13. Walter Dean Myers, Riot.
Yanno, when I heard Myers was going to do a YA about the 1863 Draft Riots
, I had a hard time waiting for it, I was so excited. Myers! 1863 Draft Riots!
When it finally came out and started getting poor reviews
, my faith was still unshaken. They just don't get Myers,
I told myself.
But now that I've read it? I should have had more faith in the other reviewers.
The screenplay format didn't work at all for me -- not enough characterization, not enough information. A screenplay is such an unfinished presentation of a story, and without the additional creativity of a director and actors, I struggled to know what I was supposed to be getting out any given scene. Mind you, I was a huge fan of the way Myers used the screenplay within Monster
(as one of two contrasting and deeply flawed documentary sources). But here? I continually fought the format.
(Also, this was not convincing as a screenplay, either. The soliloquizing -- oh, the soliloquizing! -- seemed far more like a stage script than a screenplay. )
It may be that my antipathy for Claire -- our light-skinned, biracial Black and Irish heroine, who has close emotional ties to both aggressors and victims of the riot -- can be attributed solely to the format, but I found her characterization wholly unconvincing, and her "dilemma" uninteresting. I kept wanting Priscilla -- Claire's dark-skinned best friend, who works at the Colored Orphan Asylum
-- to take over the role of POV character. Like Claire, Priscilla has plot-drivingly-useful emotional ties to the rioters, but unlike Claire, Priscilla does
things; she doesn't spend the "movie" standing around gasping about how shocking, shocking
it all is. (Shocking!
I would have liked better historical notes in the back, too. They conclude with a reference to how "far-reaching" the effects of the riots are, and how they were a part of shaping NYC into the city we see today, but there's not enough information in either the screenplay nor the historical notes to know what Myers is referring to in those lines. (It wouldn't have needed much more explanation, either: the link I dropped above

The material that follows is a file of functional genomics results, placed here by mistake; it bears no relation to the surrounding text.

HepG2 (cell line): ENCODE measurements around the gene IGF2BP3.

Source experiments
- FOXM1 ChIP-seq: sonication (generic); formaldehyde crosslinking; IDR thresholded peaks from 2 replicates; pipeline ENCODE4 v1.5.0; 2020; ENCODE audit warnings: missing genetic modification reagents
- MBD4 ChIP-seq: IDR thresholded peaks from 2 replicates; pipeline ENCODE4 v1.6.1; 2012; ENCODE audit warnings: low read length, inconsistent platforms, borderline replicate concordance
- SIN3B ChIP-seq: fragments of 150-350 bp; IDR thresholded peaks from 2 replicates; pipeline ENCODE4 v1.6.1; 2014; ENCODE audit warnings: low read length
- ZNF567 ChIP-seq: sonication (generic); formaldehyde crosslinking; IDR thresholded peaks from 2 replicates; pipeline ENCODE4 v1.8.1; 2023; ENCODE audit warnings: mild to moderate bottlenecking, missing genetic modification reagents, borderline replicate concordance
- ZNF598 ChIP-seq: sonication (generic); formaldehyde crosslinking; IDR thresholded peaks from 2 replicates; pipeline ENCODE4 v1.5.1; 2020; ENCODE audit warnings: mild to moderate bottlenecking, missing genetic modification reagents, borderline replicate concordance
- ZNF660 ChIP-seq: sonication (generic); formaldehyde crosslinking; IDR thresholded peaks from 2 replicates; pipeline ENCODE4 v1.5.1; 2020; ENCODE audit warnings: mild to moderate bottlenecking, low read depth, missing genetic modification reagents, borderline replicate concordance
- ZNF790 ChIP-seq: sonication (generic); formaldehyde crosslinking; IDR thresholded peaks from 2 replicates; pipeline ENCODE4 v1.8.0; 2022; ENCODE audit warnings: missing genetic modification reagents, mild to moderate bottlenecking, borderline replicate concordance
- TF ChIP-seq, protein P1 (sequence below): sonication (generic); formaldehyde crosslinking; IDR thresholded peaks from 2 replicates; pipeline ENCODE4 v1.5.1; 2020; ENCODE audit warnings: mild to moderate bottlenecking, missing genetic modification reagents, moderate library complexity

concludes, "Many blacks fled Manhattan, and the riots drove a wedge between black and white workers that lasted through the civil rights movement of the 1960s." Just a sentence like that would have been helpful.)
In all, eh.
I hope that there's someone out there that loves this book, but it isn't me. 14. Zetta Elliott, A Wish After Midnight.
This has been getting buzz forever
, but I was dragging my feet because it was self-published (which too often corresponds to an obvious lack of professional editing), and because the library didn't have it. But then I heard that Wish After Midnight
was about the Draft Riots, too...
Oh, but I loved this. It's well-written (I need not have worried about it being self-published) and utterly engrossing. The usual one-line summary is about a black girl in contemporary Brooklyn who tosses a penny into a fountain to wish for a different life, and gets transported to 1863 Brooklyn. The wish, it turns out, doesn't happen until seventy pages in, and I did not mind one bit.
Genna is lovely and awesome and there are so many perfect
little moments where the Genna-ness of Genna shines through. I adore Elliott's characterizations, most especially how much she can communicate in a single vignette. Some characters are on-page for only a page or two, but still I know (or can guess!) enough about them to make my heart squeeze tight. (But I do not wish for more page-time for those characters: Elliott gives me enough that I am content to let these bit players go, when it is time for letting them go.)
When the big time-swap finally happened, I fought it. I was attached
to the story we had been reading. But then I turned a page, and another page, and another page after that, and it turned out that Genna-in-1863 was almost as engrossing as Genna in contemporary Brooklyn.
And frankly, being attached to the before-shift story? Syncs us up emotionally with Genna, which is a useful thing. When she misses her brother, we have fond memories of him, too. The lack of that syncing is often a problem I have with "loss" stories -- we, the readers/viewers, haven't seen enough of what was lost to have any attachment to it.
During the 1863 section, Kindred
kept batting around in the back of my mind -- there are obvious comparisons between two contemporary black women being dropped, without preparation or warning, into slavery-era U.S. and what they have to do to survive there -- but that comparison was not a distraction, nor did it detract from my enjoyment of Wish After Midnight
. Genna is not Dana, Brooklyn is not Maryland, and (skip spoiler
Judah is most certainly not Kevin.
My one complaint about the book? Cliffhanger ending.
(Okay, not as cliff-hangery as it could
be, but still.) I don't know how fast Elliott has been writing Judah's Tale
, but I would like it very much if she would please write faster.
And re that spoiler on that final page? Yes, she's sold me. I very much want to see where she's going to go with this.